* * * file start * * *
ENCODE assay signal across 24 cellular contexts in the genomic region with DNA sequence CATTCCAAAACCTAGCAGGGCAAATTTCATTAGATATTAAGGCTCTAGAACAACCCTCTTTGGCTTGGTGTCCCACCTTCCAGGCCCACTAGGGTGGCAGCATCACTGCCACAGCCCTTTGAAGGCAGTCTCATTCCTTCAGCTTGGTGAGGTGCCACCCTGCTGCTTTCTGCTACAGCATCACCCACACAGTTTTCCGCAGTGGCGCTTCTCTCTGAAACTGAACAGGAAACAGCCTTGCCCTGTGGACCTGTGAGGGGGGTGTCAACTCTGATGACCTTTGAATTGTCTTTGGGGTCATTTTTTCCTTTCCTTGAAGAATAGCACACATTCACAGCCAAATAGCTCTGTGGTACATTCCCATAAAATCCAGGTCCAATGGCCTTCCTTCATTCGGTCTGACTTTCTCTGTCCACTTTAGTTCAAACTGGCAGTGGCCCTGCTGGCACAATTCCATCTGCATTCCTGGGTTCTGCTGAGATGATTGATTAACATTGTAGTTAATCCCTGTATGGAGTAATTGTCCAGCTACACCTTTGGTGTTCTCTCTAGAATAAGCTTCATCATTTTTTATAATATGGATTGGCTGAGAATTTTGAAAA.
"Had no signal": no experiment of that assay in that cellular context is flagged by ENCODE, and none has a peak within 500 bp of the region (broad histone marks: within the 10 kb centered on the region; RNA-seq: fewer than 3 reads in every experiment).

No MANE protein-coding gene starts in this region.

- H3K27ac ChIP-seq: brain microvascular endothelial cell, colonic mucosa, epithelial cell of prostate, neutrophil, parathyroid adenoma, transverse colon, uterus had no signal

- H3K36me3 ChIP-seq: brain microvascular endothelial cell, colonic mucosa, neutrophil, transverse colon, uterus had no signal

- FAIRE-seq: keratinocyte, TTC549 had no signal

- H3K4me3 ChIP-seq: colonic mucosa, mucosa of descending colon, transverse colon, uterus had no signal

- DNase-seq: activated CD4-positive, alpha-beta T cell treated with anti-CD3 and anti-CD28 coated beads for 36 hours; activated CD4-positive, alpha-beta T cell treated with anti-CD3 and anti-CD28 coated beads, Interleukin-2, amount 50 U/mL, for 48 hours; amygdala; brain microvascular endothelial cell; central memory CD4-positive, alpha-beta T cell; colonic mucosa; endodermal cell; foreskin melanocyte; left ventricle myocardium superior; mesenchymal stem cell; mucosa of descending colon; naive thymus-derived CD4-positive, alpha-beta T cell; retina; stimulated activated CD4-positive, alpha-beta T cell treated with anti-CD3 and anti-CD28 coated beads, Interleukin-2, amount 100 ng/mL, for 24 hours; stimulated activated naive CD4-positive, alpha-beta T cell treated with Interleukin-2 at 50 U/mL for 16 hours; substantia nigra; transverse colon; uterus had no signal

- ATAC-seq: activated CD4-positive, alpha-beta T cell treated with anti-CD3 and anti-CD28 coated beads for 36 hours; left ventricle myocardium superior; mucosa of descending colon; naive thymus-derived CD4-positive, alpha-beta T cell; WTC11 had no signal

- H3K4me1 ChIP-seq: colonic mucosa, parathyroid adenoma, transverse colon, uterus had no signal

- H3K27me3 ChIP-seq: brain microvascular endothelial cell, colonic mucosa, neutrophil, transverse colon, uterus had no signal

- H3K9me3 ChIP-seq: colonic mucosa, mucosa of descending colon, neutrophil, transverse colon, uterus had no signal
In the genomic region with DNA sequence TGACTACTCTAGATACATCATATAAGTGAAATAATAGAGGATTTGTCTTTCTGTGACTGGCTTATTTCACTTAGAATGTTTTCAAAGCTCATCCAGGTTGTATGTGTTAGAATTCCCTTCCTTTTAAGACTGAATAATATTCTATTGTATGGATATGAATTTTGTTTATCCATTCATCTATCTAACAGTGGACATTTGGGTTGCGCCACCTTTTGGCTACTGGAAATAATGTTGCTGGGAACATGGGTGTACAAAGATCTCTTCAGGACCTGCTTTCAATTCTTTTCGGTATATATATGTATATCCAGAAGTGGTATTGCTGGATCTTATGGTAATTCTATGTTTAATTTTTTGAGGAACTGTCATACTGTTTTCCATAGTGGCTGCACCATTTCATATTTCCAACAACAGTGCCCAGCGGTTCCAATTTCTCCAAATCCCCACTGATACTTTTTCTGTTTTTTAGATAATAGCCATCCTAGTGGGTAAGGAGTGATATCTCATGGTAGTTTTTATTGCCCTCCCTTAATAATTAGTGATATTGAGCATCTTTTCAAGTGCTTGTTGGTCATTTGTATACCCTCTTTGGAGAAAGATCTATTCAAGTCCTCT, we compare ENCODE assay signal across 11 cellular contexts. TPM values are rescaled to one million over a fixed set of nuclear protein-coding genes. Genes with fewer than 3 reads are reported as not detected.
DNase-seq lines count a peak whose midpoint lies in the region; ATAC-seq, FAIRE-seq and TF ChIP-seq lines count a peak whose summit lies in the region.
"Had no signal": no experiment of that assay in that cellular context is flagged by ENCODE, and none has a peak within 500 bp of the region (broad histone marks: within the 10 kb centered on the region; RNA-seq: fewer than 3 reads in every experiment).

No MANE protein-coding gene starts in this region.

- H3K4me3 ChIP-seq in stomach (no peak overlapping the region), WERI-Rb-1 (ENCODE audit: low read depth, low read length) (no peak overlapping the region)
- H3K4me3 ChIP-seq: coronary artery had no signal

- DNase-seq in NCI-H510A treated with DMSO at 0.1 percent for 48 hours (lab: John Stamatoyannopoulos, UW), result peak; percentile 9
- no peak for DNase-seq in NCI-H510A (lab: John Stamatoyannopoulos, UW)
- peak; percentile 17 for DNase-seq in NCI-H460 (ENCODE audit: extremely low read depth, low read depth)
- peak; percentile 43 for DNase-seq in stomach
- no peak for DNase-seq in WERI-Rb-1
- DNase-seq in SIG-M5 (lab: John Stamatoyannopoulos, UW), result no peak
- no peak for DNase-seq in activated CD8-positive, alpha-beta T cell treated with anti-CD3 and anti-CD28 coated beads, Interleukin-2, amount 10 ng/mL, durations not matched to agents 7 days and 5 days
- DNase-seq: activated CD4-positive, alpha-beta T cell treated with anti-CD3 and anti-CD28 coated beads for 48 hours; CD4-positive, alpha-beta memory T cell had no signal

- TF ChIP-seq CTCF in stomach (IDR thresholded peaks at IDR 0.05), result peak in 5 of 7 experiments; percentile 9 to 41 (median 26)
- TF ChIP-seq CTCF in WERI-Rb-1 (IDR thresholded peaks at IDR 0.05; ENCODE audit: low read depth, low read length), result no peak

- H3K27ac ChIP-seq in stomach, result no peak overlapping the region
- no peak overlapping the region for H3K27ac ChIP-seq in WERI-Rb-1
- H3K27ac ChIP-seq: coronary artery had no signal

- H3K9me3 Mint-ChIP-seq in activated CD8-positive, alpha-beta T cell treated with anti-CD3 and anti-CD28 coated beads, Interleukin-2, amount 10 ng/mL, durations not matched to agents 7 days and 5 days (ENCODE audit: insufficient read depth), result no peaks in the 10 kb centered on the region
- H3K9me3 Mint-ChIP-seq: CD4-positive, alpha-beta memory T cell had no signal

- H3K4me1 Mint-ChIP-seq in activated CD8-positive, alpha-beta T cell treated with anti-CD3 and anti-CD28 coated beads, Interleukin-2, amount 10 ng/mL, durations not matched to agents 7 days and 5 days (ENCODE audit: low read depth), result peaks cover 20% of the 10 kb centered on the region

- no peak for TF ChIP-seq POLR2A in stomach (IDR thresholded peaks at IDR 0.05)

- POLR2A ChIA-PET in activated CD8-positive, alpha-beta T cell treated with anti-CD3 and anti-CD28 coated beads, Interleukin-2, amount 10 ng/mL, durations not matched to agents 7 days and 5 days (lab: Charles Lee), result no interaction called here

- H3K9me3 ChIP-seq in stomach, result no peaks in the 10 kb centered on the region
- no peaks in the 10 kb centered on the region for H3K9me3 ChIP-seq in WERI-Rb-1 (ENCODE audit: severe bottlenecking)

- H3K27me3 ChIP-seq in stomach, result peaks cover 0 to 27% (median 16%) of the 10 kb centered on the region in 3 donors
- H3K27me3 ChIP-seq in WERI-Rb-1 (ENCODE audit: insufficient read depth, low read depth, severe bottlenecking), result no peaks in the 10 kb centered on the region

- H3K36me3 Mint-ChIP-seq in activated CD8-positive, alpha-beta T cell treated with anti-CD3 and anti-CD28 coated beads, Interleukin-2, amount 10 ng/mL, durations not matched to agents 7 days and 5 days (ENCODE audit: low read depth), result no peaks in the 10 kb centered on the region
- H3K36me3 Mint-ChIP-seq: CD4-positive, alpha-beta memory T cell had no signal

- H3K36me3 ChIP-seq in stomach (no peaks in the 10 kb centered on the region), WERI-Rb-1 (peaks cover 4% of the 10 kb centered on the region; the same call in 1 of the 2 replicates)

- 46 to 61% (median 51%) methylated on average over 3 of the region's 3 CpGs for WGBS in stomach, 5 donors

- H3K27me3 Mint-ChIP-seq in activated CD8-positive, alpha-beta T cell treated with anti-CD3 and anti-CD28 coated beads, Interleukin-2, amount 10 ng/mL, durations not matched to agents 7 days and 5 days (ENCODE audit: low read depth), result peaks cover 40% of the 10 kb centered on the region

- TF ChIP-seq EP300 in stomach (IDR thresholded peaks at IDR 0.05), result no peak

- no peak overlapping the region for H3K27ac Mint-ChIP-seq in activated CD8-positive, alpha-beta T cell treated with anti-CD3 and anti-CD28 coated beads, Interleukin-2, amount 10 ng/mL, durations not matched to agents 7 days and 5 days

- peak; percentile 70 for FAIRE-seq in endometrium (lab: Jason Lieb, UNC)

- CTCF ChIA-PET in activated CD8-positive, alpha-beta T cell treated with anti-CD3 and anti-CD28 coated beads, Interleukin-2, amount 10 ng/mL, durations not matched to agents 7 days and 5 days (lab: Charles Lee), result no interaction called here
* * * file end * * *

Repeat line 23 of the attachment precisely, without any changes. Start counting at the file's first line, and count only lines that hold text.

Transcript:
- no peak for DNase-seq in WERI-Rb-1